The Best Flavored Liqueurs To Set Your Apple Pie On Fire

Bananas Foster and Crêpes Suzette aren't the only desserts that you can flambé. Adding a whole new meaning to playing with fire, why not set a freshly baked apple pie ablaze? Flambéing is the perfect way to dazzle dinner guests and add pizzazz to open-faced tarts and gorgeous galettes. The million-dollar question is which liqueur pairs best with apples?

Flambéing is sort of like an optical illusion. Rather than char a dessert like an apple pie, the technique produces a lightly brûléed appearance as the garland of dancing flames actually burns alcohol. But, not just any alcohol has the potential to light a spark. When it comes to creating a proper flambé, spirits should have moderately high levels of alcohol. Basically, anything with an ABV between 40% and 50% will ignite without posing a safety risk. However, that's not the only thing to consider.

Beyond leaving whispers of smokiness, the type of alcohol you choose to flambé with can also impart a faint (but still significant) flavor. Although the sweet and toasted quality of rum or a warm and caramel-esque bourbon can be viable options, the absolute best pairings for apple pies can be found with liqueurs. To amplify apple nuances, you can't go wrong with a sweetly floral apple brandy like Calvados. On the other hand, for a bit of spiced warmth, cinnamon-flavored Fireball can also be a winner.

Setting apple pie ablaze, the right way

Flambéing doesn't have to be complicated or scary, so long as you do it with precision and caution. To begin, make sure that there aren't any materials nearby that can catch on fire, and make sure that all other burners and exhaust fans are turned off to avoid the spread of flames. Once you've chosen the proper saucepan and heated it for several seconds, remove it from the burner before adding the alcohol.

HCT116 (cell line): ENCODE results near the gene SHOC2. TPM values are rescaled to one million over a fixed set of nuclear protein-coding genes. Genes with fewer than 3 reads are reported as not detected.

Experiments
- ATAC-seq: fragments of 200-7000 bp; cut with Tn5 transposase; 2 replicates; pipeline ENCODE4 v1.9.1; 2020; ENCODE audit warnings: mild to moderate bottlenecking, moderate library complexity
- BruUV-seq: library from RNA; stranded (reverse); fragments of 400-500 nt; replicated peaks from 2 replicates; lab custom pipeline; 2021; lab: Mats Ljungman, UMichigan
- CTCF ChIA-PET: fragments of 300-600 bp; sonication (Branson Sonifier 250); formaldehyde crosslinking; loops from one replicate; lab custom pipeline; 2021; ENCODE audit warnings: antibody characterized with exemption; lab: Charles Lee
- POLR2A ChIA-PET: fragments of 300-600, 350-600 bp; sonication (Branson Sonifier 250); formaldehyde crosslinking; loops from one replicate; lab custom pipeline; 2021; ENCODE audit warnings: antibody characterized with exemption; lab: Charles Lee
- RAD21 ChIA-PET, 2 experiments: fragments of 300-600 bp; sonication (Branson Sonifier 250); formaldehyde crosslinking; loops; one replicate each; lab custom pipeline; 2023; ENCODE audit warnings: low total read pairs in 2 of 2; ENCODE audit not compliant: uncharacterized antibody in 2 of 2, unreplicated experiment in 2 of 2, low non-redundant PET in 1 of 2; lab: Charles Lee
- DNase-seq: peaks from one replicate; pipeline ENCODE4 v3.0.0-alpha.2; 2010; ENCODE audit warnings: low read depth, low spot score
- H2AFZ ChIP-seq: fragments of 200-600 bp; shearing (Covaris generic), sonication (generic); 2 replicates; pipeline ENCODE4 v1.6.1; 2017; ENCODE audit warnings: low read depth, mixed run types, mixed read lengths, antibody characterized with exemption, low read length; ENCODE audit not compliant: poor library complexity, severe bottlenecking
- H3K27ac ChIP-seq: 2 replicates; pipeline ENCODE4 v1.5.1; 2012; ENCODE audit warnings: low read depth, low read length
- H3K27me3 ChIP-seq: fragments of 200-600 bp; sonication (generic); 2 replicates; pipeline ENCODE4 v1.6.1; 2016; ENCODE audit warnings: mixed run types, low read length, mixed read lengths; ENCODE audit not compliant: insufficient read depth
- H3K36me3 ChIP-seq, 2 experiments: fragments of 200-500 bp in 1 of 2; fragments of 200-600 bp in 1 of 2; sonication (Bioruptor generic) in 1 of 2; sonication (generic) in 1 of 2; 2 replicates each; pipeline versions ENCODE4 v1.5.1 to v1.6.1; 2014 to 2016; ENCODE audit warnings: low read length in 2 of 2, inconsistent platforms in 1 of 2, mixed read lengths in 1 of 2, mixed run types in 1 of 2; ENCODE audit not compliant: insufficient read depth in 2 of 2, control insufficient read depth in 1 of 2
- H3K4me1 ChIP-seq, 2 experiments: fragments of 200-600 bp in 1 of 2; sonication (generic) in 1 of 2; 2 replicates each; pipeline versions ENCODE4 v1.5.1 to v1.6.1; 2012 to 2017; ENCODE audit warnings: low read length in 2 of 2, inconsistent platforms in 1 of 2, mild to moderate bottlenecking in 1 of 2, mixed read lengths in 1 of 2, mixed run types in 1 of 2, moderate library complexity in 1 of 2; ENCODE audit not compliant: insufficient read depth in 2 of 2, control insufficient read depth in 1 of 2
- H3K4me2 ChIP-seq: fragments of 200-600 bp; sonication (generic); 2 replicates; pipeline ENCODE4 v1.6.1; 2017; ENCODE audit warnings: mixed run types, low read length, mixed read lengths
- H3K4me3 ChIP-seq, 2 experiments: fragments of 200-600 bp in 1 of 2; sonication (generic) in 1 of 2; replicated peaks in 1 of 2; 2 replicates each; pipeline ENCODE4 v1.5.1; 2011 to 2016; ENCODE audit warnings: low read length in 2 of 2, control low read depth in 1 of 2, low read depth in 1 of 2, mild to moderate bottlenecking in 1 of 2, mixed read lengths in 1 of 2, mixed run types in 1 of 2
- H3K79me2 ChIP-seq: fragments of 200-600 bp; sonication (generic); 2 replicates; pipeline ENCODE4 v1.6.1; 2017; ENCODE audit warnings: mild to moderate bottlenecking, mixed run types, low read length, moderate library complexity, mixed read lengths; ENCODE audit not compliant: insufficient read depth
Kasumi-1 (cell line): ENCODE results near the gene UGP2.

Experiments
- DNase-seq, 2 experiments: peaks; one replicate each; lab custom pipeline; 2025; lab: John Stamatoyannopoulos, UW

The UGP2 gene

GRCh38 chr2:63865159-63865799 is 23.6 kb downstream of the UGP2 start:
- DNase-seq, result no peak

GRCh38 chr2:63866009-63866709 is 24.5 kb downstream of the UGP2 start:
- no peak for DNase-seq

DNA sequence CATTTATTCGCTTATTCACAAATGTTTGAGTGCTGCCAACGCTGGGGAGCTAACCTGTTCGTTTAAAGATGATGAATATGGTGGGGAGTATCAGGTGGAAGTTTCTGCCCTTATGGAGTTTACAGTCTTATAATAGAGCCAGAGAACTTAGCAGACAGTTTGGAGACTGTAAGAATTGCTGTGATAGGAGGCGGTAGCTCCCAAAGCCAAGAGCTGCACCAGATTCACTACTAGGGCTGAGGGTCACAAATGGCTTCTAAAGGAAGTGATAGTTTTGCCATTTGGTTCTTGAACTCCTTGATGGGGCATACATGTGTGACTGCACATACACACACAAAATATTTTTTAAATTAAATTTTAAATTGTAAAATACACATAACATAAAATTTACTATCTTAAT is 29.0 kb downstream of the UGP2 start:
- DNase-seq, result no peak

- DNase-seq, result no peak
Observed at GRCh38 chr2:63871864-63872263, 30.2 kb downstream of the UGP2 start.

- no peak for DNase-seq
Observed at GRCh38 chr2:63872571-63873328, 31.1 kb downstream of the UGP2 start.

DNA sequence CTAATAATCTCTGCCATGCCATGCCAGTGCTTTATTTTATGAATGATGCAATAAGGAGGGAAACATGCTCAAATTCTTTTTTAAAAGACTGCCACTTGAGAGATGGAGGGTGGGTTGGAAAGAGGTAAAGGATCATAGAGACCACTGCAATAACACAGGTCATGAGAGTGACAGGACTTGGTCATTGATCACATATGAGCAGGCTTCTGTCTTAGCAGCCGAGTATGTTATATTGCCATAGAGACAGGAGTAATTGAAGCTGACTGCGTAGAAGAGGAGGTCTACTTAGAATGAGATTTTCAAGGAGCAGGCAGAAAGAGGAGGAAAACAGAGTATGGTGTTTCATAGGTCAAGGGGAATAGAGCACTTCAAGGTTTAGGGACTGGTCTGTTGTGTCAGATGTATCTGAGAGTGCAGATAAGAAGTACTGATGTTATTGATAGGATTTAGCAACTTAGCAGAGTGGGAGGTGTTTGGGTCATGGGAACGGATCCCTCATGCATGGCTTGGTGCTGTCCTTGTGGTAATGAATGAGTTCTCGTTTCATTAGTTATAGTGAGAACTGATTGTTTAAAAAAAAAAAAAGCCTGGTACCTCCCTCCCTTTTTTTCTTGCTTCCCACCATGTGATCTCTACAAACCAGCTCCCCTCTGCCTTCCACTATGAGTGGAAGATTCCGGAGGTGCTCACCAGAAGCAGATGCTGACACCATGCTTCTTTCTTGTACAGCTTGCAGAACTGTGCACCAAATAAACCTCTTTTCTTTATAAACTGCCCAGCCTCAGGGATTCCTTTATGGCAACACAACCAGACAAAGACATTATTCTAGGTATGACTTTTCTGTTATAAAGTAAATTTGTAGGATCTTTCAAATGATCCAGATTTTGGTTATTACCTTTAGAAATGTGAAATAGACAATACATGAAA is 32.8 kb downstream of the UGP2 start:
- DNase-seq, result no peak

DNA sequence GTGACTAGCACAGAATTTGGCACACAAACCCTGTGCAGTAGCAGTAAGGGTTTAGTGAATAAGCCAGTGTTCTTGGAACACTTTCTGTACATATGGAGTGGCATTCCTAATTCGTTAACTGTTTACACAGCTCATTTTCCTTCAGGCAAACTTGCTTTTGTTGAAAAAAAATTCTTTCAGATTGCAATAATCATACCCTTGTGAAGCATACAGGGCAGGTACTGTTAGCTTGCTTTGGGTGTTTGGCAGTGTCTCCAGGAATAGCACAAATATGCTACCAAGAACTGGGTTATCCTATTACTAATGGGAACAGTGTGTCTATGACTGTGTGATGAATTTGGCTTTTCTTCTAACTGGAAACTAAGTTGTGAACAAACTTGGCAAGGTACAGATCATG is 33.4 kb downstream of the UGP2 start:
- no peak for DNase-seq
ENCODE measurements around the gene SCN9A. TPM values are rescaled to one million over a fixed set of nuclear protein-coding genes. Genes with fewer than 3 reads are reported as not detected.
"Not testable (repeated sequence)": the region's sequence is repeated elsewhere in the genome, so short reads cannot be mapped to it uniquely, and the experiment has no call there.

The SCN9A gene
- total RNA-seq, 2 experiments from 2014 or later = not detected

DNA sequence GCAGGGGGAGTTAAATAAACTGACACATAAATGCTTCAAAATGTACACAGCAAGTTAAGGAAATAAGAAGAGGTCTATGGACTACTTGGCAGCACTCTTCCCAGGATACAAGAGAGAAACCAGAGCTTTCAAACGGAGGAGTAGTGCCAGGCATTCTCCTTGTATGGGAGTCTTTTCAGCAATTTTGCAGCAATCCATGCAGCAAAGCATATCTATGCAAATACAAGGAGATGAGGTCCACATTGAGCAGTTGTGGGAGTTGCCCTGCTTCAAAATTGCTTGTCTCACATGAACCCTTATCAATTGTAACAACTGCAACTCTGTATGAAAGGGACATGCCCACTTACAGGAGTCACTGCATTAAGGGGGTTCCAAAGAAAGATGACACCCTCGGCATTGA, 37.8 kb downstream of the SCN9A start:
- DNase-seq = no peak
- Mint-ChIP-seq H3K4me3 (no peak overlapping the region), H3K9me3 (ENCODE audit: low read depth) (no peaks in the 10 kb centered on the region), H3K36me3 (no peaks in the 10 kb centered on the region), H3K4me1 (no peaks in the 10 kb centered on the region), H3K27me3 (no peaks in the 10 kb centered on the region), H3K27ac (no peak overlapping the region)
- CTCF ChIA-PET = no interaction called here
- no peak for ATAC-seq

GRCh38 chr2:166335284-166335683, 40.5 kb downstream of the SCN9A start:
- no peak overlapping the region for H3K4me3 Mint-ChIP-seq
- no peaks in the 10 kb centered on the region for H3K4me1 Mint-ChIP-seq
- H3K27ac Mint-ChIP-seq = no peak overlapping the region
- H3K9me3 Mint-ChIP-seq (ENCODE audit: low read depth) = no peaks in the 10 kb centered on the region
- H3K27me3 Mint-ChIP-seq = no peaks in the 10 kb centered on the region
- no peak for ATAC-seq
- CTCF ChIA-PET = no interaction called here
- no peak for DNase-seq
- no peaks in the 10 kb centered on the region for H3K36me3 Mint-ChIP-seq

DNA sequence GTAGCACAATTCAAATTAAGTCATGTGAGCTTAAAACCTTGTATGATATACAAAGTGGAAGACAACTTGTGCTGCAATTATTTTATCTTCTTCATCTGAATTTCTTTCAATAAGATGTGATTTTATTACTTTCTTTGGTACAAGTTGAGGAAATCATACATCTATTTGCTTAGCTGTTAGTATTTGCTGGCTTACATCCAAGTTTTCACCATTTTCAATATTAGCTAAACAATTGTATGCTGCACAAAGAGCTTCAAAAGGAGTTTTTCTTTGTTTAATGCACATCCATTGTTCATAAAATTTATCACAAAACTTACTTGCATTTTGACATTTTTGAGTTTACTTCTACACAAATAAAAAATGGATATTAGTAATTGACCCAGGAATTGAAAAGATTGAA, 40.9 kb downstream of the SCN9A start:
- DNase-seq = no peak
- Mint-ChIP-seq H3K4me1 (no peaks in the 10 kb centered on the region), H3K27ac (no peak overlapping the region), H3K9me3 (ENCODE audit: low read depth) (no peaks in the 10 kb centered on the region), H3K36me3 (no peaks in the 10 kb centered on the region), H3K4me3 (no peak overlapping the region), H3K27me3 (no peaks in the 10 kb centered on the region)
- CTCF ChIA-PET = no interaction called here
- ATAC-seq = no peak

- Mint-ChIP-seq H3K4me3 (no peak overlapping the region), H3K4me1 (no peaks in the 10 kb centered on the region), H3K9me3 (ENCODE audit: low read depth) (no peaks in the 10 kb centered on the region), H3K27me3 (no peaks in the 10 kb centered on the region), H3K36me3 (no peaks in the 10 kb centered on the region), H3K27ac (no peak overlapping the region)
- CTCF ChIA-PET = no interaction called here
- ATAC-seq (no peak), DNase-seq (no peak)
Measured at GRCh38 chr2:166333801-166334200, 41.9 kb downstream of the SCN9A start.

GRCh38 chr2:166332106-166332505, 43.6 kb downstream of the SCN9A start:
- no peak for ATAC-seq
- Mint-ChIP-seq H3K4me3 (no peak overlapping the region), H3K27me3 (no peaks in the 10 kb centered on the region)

When it comes to determining how much of your chosen liqueur or spirit to add, it's best not to exceed a maximum of three ounces (roughly six tablespoons) as this will infuse enough flavor while still producing a manageable flame. Once the liqueur has been measured and then added to the warm saucepan, you can bring your flambé to life. 

Always make sure to use a long-handled lighter, placing it just above the liquid. After a few moments, slowly pour the fiery liquid over the top of a sugar-sprinkled apple pie, tart, or galette. Get ready to bask in the many oohs and ahhs as the garland of flames eventually fades by itself, leaving you ready to dig in.